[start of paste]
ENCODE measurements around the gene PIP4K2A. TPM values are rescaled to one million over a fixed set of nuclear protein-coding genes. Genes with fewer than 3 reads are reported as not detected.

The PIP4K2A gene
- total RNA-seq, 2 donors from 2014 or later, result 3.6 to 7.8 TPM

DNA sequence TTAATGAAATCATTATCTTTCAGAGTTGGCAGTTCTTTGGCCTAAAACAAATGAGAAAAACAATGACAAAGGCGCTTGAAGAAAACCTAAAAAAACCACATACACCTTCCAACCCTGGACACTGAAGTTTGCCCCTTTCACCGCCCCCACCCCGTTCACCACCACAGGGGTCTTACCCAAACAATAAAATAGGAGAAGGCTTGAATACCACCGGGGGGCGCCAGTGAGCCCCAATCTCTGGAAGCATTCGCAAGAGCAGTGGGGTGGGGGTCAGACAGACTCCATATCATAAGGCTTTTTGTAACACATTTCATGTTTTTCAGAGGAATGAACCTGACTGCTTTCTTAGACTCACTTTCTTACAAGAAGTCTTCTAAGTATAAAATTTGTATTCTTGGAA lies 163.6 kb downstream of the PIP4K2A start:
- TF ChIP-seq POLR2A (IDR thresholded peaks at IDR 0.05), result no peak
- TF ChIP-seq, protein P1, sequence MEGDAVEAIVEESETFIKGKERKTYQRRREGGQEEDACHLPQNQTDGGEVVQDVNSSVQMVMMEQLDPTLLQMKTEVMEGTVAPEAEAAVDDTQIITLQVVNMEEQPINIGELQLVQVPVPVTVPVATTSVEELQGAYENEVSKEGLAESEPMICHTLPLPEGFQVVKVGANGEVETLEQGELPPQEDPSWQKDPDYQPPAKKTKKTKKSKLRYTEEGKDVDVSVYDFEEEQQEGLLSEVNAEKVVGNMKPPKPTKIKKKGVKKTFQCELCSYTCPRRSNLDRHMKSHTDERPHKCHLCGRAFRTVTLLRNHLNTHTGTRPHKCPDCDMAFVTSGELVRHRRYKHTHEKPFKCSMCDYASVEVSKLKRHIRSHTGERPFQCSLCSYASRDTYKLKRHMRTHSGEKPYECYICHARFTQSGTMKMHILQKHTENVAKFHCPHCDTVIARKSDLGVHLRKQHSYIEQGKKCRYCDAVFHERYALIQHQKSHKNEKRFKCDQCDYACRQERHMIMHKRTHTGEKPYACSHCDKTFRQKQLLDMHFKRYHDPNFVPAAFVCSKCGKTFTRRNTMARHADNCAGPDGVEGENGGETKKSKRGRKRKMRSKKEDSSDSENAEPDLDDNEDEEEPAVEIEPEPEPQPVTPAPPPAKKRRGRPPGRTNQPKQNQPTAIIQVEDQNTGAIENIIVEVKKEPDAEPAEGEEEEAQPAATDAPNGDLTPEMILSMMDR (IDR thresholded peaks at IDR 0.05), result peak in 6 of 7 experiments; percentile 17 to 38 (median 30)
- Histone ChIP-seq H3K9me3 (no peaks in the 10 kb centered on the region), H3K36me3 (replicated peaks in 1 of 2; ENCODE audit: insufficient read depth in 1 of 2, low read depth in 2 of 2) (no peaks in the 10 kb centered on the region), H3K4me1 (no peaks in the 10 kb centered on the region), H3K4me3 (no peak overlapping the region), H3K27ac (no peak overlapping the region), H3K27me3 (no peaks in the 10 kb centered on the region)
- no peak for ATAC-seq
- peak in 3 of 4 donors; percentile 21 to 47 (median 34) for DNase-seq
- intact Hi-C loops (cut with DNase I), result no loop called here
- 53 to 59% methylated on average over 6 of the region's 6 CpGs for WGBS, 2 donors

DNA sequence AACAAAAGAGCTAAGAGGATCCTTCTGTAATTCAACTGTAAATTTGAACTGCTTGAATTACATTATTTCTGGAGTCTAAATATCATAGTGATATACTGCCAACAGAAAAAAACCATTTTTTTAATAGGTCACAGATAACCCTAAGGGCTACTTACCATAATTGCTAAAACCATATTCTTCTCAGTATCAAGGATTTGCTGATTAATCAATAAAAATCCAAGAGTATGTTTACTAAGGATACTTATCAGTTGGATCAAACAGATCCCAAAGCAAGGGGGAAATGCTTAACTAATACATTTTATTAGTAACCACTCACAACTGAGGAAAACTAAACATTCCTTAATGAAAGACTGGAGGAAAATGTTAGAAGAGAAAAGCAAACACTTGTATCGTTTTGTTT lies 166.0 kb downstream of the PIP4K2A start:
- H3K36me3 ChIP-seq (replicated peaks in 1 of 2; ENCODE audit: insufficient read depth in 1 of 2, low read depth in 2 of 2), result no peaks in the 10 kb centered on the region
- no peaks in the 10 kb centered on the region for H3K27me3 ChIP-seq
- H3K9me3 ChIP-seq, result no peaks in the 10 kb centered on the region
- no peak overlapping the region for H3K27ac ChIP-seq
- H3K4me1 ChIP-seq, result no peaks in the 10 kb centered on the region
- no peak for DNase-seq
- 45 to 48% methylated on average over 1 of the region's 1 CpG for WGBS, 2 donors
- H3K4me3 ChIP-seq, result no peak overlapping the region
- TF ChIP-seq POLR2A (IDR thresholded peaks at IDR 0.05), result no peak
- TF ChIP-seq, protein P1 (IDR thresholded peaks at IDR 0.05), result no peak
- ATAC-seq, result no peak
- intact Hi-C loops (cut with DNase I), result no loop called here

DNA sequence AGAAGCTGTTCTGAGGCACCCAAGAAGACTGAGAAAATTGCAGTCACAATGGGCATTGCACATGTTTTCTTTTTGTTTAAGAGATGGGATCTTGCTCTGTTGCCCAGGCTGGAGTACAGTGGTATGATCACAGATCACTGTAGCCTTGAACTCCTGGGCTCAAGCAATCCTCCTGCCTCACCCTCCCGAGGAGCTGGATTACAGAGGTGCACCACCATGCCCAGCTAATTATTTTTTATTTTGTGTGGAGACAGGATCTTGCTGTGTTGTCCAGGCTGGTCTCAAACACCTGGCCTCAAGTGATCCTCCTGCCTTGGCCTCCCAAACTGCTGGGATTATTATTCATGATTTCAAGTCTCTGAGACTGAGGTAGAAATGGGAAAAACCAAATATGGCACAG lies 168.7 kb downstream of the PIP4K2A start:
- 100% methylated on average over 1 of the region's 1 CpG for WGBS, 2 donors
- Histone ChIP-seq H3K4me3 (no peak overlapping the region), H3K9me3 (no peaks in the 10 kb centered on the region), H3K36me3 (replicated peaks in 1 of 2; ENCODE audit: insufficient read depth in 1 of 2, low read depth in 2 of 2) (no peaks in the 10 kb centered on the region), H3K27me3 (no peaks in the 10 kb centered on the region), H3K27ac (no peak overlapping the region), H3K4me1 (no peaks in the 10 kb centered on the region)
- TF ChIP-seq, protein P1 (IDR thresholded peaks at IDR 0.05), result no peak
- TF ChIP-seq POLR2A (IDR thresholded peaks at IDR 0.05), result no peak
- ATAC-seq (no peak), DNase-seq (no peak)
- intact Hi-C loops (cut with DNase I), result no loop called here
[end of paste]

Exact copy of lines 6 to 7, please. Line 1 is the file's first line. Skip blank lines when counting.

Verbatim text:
- TF ChIP-seq, protein P1, sequence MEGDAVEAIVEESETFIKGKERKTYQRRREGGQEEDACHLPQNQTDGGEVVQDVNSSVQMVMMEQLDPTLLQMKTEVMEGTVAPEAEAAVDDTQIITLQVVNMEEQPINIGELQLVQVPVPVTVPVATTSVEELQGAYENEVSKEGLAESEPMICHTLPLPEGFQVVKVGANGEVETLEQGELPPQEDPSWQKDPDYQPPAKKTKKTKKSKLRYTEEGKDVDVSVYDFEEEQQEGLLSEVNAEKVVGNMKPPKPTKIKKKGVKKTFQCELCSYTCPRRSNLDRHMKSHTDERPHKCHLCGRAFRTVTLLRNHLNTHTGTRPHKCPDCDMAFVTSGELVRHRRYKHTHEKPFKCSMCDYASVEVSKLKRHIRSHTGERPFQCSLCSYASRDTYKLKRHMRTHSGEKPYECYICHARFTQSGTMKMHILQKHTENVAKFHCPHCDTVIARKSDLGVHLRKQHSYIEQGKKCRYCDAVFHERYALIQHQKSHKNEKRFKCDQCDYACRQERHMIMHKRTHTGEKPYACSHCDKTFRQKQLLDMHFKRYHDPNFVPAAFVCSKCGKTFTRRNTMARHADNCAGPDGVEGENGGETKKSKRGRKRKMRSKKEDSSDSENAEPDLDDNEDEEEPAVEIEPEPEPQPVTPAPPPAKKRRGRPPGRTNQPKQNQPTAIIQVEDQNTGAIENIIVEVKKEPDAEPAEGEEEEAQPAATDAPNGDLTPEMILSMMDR (IDR thresholded peaks at IDR 0.05), result peak in 6 of 7 experiments; percentile 17 to 38 (median 30)
- Histone ChIP-seq H3K9me3 (no peaks in the 10 kb centered on the region), H3K36me3 (replicated peaks in 1 of 2; ENCODE audit: insufficient read depth in 1 of 2, low read depth in 2 of 2) (no peaks in the 10 kb centered on the region), H3K4me1 (no peaks in the 10 kb centered on the region), H3K4me3 (no peak overlapping the region), H3K27ac (no peak overlapping the region), H3K27me3 (no peaks in the 10 kb centered on the region)